So what might the presidents have answered? ‘Yes. Calls for genocide are absolutely unacceptable and certainly violate our rules against bullying and harassment. Then we have to decide what action to take. That depends on what was said and on its particular context. Let me briefly give two very different examples.’ Examples like those above could have followed. I would not have used the word ‘but,’ as that could have triggered a further rejoinder from the congressperson. But it was entirely possible to take a firm moral and institutional stand while demonstrating that careful distinctions are necessary.
That could have been followed by pointing out the need for more comprehensive education about the history and morality at stake, given that students too frequently have no idea what the slogans they chant actually mean. We now know that some students chanting ‘From the River to the Sea’ cannot name the river or the sea. We assume that faculty members are somewhat less ignorant.
Debates about this matter often rely on dichotomous choices: either support free speech or suppress it. Those who want universities to keep silent after hateful speech often frame the argument this way. But there are a range of choices. Condemnation will have a chilling effect on some, but that is not always to be regretted. If universities are dedicated to the search for the truth, then those in charge of a campus have a responsibility to endorse the truth and the values that undergird higher education.
Yet when faced with challenges represented by a divided campus—the consequences that specific anti-Israel statements often produce—administrators commonly prefer to equivocate. They offer unspecific, anodyne condemnations of antisemitism rather critiques of the antisemitic statements that students and faculty actually make. Although unconscious antisemitism no doubt plays a role here, moral cowardice and fear of controversy are likely dominant. If a president condemns ‘From the river to sea, Palestine will be free’ because it carries genocidal import after October 7, he or she will be attacked for suppressing free speech by a major portion of the campus. Even in Britain, where hate speech does not have the protection of the First Amendment to the US constitution, and where such speech faces criticism and efforts at moderation, administrators would find their critiques of eliminationist anti-Israel rhetoric to be problematic. That reasoning has been repeatedly employed when people both in Britain and the US argue against adopting the IHRA Definition of antisemitism. A president typically realises there’s nothing to gain from provoking the inevitable controversy.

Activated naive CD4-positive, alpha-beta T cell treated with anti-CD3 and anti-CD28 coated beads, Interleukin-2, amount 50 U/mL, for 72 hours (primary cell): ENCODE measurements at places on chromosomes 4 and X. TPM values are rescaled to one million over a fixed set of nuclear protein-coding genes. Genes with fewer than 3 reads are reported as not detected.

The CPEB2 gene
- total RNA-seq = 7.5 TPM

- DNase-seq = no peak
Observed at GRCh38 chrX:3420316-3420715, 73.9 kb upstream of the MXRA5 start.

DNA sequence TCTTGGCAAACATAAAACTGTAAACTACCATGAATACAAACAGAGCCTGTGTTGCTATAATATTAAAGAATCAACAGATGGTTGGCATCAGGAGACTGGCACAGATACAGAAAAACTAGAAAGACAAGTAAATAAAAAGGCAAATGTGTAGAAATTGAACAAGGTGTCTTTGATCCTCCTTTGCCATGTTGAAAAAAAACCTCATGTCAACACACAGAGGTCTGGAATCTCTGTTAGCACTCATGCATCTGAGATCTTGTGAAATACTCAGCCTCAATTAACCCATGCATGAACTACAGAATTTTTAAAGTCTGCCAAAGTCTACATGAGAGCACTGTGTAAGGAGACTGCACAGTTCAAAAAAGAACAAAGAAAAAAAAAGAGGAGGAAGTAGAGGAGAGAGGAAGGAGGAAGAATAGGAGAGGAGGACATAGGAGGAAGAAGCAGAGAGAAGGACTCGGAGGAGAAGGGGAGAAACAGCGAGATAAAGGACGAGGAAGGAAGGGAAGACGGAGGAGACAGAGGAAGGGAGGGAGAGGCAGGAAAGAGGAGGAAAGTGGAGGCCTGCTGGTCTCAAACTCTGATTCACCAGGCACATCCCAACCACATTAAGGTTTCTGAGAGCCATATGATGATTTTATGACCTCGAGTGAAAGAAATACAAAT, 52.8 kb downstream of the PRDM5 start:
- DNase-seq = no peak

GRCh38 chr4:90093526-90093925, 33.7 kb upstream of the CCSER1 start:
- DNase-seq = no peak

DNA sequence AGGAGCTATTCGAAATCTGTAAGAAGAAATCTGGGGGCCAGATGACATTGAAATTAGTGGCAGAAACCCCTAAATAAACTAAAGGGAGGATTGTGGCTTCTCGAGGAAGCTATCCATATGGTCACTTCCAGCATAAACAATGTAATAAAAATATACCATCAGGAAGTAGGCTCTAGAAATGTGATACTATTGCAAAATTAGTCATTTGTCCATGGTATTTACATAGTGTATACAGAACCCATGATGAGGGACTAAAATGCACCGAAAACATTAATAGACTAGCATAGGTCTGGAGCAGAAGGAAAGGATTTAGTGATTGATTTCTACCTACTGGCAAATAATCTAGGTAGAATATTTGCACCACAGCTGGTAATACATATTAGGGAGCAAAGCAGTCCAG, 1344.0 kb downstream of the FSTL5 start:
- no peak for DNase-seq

That helps explain the very different US campus administration responses to the murder of George Floyd by Minneapolis, Minnesota police officers in May 2020. Many campus presidents did not limit themselves to vague rejections of racism. They condemned exactly what we all saw in citizen I-Phone videos of the police actions. But campuses then were unified in shock and horror at what was documented. And they had been well prepared to consider racism a core American social and political crime that no self-respecting institution could ignore. No comparable campus consensus obtains regarding antisemitism when Israel’s survival is at stake. Many were in shock and horror at what Hamas terrorists had filmed on October 7. But not all. On campus not only Students for Justice in Palestine (SJP) but also key faculty members and other campus groups either celebrated the massacre or rapidly blamed Israel for what Hamas did. For those groups, antisemitism was a central motivation. Israelis had earned their punishment. Few would make similar remarks when racism was at issue. Israel’s campus opponents also effectively warned administrators what they would face in criticising ‘Globalize the Intifada.’
Yet another Ivy League American campus, Princeton University, illustrates the pattern. Jewish students recognise that chants at recent campus demonstrations organised by Princeton’s chapter of SJP such as ‘From Princeton to Gaza, globalize the Intifada’ and ‘Glory to Our Martyrs’ now carry threatening reference to the 10/7 massacre. Indeed, a group of over 1,800 Princeton alumni wrote to president Christopher Eisgruber asking him to issue a stronger condemnation of campus antisemitism than he had produced before and take other actions. He reminded the campus that he had ‘spoken out against antisemitism before and I do so again now, unreservedly, as I do against Islamophobia or any other bigotry’ . But he would not be more specific or more forceful, insisting that ‘Princeton cannot–and should not–suppress or discipline immoral speech because it is protected speech under our policies and the First Amendment.’ As suggested above, administrators use the false dichotomy to avoid fully confronting antisemitism. In contrast, he had specifically condemned ‘the heartless killing of George Floyd’ and properly listed it among a series of crimes against black Americans. Eisgruber issued no comparably specific critique of SJP’s antisemitic intimidation tactics. But then he faced no potential backlash in condemning American racism.
The presidents of Harvard, MIT, and the University of Pennsylvania did not of course meet with confirmation that their bland, evasive comments about antisemitic genocide were harmlessly anodyne. Quite the contrary. University of Pennsylvania president Liz Magill and Harvard’s Claudine Gay have both been led to resign. One may hope that campuses will now do what they must be equipped to do in response: initiate serious, ambitious, long-term education about antisemitism. Most are not ready for that task. They need to hire capable faculty. They need to add courses to the curriculum. And they need to design and mandate annual antisemitism training for all faculty and staff. Good answers might have gotten the three presidents through that day, but that would not have addressed the growing problem of antisemitism on campus.